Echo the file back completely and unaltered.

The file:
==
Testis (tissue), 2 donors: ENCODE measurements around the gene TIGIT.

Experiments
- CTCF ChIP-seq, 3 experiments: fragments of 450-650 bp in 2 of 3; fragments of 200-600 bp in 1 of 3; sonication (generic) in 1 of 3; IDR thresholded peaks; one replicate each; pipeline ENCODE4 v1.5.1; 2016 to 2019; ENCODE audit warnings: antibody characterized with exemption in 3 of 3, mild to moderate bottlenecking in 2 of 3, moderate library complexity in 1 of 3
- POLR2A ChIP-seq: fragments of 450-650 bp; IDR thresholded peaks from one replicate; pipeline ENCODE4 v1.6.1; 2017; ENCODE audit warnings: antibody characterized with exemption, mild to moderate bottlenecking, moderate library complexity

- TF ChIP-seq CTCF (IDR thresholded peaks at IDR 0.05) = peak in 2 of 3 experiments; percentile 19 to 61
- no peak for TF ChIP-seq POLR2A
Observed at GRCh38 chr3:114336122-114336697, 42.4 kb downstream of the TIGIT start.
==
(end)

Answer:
Testis (tissue), 2 donors: ENCODE measurements around the gene TIGIT.

Experiments
- CTCF ChIP-seq, 3 experiments: fragments of 450-650 bp in 2 of 3; fragments of 200-600 bp in 1 of 3; sonication (generic) in 1 of 3; IDR thresholded peaks; one replicate each; pipeline ENCODE4 v1.5.1; 2016 to 2019; ENCODE audit warnings: antibody characterized with exemption in 3 of 3, mild to moderate bottlenecking in 2 of 3, moderate library complexity in 1 of 3
- POLR2A ChIP-seq: fragments of 450-650 bp; IDR thresholded peaks from one replicate; pipeline ENCODE4 v1.6.1; 2017; ENCODE audit warnings: antibody characterized with exemption, mild to moderate bottlenecking, moderate library complexity

- TF ChIP-seq CTCF (IDR thresholded peaks at IDR 0.05) = peak in 2 of 3 experiments; percentile 19 to 61
- no peak for TF ChIP-seq POLR2A
Observed at GRCh38 chr3:114336122-114336697, 42.4 kb downstream of the TIGIT start.